Peter Gabriel says Real World record label can last another 25 years

Peter Gabriel Peter Gabriel announced his intention to expand the scope of his record label

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Musician Peter Gabriel says his world music label can carry on for at least another 25 years.

Gabriel, who runs Real World records, made the prediction despite dwindling CD sales and the growth in streaming.

"As long as the audience is interested and keeps sustaining us then we'll deliver what we can", he said on the 25th anniversary of the label.

The former Genesis musician said consumers had to decide whether to "return some payment" to musicians.

Speaking to BBC News at the Womad Festival in Wiltshire, which he co-founded, Gabriel said: "Records don't sell in the way they used to.

"We have to make a choice as consumers about whether we want to return some payment, but there is a lot of generosity in people's hearts."

He added that the record label would continue to bring new musical artists from around the world to a wider audience and expand its remit, adding more Latin American music while introducing a world hip-hop stage at Womad.

"I think we just want to push our own boundaries a bit and go outside of what's our comfort zone," he said.

He set up Real World Records, which grew out of Womad, in 1989 to put world music fans in reach of musicians.

The Blind Boys of Alabama The Blind Boys of Alabama are one of Real World's acts

It has released more than 200 albums from artists including the Congolese musician Papa Wemba, The Afro Celt Sound System, The Drummers of Burundi, The Blind Boys of Alabama and Gabriel himself.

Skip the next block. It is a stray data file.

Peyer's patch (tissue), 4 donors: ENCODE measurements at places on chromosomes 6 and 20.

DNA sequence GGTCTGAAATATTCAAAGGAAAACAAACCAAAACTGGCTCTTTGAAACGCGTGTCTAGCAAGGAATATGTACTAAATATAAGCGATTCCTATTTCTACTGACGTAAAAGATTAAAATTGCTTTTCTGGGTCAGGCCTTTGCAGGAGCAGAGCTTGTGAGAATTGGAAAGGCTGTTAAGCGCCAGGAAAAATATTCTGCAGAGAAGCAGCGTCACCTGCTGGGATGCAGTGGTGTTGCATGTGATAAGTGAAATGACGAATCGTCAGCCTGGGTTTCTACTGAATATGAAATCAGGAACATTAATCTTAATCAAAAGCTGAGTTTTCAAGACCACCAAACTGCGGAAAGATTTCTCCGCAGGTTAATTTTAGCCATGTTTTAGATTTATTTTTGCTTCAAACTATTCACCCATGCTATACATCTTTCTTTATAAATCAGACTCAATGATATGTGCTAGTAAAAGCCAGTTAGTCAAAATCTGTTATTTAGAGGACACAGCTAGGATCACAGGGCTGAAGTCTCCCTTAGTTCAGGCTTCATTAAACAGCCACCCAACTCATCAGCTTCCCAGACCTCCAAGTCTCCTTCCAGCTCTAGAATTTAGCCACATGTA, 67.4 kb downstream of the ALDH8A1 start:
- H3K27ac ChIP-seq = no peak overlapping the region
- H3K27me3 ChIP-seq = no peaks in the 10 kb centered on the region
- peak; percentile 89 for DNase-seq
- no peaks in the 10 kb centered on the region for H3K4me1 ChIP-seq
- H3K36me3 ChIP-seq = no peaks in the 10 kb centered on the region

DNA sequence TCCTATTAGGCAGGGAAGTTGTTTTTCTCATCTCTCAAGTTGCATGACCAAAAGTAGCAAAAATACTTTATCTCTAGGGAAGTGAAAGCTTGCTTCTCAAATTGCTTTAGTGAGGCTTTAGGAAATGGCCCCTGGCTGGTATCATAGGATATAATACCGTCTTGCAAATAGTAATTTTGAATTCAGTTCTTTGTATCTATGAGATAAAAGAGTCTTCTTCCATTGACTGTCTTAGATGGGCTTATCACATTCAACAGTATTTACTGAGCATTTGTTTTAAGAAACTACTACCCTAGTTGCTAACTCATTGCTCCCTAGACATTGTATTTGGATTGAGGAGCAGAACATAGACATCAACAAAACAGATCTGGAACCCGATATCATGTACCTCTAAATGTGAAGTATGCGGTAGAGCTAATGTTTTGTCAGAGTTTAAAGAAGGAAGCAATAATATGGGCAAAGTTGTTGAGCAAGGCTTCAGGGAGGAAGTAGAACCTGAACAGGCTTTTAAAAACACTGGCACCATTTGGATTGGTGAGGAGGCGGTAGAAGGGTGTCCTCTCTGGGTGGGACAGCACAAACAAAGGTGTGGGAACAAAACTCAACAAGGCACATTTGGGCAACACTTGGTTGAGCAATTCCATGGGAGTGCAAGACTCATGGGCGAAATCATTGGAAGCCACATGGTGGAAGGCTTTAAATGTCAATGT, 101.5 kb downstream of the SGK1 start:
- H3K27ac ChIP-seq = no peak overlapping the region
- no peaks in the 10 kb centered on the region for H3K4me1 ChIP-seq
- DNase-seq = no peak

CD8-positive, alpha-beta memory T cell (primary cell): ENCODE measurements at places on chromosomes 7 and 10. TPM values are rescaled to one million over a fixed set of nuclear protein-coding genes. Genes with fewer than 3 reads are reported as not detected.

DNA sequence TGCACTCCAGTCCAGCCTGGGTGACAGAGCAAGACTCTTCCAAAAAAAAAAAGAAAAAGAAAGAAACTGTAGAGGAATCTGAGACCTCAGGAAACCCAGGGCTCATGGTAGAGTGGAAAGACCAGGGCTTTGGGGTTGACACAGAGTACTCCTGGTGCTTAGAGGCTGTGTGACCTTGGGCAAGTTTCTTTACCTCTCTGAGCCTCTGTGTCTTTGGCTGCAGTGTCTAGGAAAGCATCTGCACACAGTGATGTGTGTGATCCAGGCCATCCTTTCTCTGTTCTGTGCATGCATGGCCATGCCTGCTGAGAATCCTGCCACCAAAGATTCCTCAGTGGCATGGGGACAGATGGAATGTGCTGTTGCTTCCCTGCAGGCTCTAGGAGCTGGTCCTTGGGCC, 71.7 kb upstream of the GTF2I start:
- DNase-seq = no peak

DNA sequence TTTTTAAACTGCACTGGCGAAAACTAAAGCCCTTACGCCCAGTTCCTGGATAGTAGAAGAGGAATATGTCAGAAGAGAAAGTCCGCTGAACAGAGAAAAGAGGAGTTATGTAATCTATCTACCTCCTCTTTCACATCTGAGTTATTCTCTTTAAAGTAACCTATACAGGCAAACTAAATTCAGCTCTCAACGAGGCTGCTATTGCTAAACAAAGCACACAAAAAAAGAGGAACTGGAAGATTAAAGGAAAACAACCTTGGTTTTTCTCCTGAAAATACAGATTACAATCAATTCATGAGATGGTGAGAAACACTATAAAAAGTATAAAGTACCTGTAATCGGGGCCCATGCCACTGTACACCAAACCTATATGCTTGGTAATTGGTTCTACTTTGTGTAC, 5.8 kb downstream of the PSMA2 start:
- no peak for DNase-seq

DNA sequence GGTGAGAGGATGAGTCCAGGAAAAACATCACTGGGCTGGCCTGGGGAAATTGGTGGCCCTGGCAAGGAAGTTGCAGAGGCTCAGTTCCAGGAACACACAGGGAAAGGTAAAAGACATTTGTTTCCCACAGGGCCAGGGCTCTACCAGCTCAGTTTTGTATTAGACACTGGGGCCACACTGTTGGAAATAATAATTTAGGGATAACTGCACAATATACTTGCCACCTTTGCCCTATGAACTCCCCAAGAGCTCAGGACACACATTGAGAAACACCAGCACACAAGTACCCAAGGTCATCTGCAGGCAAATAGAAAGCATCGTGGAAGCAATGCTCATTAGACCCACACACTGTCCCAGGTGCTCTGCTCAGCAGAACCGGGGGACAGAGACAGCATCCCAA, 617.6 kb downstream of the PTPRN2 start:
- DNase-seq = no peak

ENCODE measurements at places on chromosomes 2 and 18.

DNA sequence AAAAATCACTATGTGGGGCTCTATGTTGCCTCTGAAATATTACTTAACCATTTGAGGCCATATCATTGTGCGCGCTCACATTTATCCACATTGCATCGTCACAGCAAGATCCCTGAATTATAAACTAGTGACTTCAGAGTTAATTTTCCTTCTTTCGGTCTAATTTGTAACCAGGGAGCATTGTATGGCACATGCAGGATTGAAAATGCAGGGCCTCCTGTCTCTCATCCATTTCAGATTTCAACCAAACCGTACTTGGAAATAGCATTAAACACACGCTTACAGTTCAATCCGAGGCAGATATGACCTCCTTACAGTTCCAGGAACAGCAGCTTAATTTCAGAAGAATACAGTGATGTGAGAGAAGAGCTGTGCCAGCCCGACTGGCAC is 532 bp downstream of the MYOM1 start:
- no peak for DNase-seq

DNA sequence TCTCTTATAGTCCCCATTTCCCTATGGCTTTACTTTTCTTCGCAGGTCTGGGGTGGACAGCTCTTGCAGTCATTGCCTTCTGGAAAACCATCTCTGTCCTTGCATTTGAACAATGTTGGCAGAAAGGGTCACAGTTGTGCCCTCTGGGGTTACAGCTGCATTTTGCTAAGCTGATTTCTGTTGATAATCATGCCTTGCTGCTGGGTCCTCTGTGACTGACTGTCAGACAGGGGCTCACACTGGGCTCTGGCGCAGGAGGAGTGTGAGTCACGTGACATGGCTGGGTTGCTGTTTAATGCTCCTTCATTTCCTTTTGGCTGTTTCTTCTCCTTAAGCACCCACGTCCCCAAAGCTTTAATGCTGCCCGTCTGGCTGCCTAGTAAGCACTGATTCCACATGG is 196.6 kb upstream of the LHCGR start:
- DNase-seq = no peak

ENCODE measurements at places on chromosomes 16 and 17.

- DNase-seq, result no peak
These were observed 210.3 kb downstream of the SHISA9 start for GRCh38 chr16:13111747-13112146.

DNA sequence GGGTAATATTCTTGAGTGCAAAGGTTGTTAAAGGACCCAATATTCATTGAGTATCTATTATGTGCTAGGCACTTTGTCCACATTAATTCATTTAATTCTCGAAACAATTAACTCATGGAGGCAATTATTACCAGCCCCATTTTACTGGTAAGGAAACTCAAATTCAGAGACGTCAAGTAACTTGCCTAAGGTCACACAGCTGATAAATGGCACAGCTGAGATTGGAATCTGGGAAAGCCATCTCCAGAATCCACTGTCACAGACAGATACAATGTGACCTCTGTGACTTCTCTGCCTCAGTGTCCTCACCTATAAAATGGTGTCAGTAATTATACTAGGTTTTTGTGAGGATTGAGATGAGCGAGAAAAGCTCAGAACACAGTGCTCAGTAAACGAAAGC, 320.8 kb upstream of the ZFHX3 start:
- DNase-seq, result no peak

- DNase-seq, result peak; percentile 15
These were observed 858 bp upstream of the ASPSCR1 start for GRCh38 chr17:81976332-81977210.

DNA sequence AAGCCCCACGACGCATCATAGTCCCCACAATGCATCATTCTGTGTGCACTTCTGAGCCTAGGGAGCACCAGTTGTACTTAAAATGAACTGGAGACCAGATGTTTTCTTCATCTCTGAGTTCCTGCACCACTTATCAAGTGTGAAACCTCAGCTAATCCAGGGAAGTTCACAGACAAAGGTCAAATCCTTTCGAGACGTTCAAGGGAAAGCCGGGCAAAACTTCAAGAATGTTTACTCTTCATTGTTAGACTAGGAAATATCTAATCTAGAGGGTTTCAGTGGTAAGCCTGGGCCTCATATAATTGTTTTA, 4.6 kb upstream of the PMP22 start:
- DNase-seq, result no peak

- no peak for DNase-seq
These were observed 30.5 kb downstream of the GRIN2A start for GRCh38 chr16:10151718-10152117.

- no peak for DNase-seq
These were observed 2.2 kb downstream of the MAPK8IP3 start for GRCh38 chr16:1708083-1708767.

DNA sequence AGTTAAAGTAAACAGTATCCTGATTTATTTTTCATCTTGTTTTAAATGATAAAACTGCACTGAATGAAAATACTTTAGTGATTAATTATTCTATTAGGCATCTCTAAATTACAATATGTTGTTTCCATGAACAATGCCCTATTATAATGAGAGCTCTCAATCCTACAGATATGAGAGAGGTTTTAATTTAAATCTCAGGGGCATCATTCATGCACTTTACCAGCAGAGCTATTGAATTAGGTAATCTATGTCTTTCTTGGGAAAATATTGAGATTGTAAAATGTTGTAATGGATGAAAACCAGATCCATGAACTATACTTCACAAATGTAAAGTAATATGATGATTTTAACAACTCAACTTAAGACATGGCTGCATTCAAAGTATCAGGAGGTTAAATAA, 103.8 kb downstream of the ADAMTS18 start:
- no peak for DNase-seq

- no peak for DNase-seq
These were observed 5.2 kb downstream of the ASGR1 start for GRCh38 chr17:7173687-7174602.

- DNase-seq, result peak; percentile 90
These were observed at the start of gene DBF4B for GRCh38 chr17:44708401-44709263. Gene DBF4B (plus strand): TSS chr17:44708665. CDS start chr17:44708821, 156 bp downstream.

Gabriel says a particular highlight was working with the late Qawwali singer Nusrat Fateh Ali Khan, "the Pakistani Pavarotti", who was one of the first artists to be released by the label.

"I think that was a sort of a landmark in a sense in that we helped him find an audience outside of Qawwali, and that was always one of the main aims for the label," Gabriel said.

But he added: "We wouldn't have got involved with any of the artists if we didn't love what they did.

"I don't think we had any idea when we set out that we'd be here 25 years later. But it's great. I think we've worked with extraordinary artists so I think we've been very lucky."

BBC Radio 3's World on 3 is broadcasting live from Womad all weekend. You can hear interviews and performances and see pictures from the festival via BBC Radio iPlayer for the next seven days.

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